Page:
The Goal Seek functionality of the What-If Analysis can also be used to find like at what rate should you borrow the funds to pay a certain amount of installment amount.

Refer to the below example screenshot:

The above screenshot shows that if you borrow an amount of Rs. 25,00,000 at 10% per annum for 15 years, then each year’s installment amount (including interest) will be $3,28,684. We have used the =PMT() formula to calculate the value in cell B6.

Now, suppose we want to pay only $2,00,000 each year. We can use the goal seek tool to find the loan amount, or borrowing rate, or the number of installments.

Let us, for example, find the loan amount if we want to pay an installment of $2,00,000 (for 15 years @ 10% per annum rate of interest).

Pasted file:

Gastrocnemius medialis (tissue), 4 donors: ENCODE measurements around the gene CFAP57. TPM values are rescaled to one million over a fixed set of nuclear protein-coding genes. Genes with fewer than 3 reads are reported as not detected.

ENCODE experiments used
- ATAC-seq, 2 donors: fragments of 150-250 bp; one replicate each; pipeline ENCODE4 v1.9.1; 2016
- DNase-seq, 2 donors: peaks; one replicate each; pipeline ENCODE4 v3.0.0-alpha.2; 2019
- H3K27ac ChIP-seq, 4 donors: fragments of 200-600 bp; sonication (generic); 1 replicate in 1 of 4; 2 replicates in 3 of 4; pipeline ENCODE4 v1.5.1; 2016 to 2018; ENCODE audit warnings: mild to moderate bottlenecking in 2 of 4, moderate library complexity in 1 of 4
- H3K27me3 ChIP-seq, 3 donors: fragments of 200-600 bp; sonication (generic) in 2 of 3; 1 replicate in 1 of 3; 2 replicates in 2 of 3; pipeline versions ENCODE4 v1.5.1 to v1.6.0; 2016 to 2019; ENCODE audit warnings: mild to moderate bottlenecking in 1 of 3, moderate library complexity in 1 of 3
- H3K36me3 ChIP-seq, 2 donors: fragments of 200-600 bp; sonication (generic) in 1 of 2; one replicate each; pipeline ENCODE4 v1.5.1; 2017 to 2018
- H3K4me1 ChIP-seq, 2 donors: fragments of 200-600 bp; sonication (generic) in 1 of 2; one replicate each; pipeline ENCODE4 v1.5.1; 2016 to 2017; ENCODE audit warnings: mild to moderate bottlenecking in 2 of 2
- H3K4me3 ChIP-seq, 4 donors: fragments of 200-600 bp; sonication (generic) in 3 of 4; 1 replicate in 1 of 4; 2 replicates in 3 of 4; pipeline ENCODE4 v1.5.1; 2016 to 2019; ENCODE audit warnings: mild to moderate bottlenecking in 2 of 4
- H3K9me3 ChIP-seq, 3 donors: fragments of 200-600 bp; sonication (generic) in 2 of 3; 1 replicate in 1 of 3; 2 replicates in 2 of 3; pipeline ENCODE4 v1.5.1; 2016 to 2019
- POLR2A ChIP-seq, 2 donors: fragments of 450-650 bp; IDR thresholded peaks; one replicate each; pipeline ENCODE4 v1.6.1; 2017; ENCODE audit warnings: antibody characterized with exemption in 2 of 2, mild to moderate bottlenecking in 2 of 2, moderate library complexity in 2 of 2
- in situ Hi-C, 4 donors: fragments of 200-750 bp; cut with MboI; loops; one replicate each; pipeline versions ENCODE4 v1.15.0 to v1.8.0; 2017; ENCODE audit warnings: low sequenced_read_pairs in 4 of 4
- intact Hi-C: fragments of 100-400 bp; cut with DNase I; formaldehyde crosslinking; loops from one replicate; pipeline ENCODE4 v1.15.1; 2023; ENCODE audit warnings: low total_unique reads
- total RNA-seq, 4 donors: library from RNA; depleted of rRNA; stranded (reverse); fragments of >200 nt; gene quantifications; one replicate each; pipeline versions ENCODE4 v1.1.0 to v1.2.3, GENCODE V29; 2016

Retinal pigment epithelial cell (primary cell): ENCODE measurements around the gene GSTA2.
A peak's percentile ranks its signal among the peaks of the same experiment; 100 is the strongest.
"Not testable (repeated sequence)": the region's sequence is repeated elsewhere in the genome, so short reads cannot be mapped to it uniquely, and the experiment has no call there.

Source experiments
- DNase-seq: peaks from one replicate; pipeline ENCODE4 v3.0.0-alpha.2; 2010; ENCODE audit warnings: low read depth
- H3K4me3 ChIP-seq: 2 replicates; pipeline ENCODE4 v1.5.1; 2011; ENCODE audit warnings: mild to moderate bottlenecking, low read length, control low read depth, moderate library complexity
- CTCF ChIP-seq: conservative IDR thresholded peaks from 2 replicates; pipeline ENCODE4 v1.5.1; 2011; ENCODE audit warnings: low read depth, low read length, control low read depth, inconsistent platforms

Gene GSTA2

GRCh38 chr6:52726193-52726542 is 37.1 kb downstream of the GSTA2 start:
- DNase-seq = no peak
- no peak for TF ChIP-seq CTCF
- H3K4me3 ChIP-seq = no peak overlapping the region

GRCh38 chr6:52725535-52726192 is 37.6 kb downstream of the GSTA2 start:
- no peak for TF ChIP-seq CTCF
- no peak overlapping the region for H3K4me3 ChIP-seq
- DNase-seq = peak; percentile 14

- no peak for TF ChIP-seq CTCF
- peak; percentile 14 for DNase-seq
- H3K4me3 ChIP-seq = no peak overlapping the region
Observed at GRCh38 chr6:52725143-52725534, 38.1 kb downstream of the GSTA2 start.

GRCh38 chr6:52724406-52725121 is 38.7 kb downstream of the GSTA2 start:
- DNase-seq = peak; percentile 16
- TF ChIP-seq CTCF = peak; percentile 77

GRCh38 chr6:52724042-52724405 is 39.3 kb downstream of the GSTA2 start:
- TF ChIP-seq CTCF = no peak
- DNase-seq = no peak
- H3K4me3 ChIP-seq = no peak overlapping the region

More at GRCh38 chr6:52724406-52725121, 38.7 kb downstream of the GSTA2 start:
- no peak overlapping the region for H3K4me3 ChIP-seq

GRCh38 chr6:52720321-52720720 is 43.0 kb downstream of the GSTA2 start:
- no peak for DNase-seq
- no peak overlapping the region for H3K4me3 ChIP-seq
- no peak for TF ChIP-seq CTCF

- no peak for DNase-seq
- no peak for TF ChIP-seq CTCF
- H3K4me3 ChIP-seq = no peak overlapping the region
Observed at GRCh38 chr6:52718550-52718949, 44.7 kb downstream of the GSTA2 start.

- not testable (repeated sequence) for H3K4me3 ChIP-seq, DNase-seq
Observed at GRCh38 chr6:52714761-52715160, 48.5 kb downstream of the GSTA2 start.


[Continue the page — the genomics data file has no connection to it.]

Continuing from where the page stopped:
Follow the below steps:

Navigate to Data > Forecast > What-If Analysis > Goal Seek.

In the ‘Goal Seek’ dialog box, enter the following :

Click ‘OK’ and you would notice that the respective values change accordingly.$15,21,216.

**Limitations of Goal Seek Functionality**

There are two basic limitations to this functionality. The first one is that the Goal Seek can only provide one input value (based on the required result). Taking the above example, you can either find the loan amount or the borrowing rate or the number of installments. ou cannot find all the inputs at the same time.

The second limitation of this functionality is that you can not give the reference to the cell for ‘To Value’ input value in the dialog box. You need to enter this manually.

This brings us to the end of this blog. Share your views and comments in the comment section below.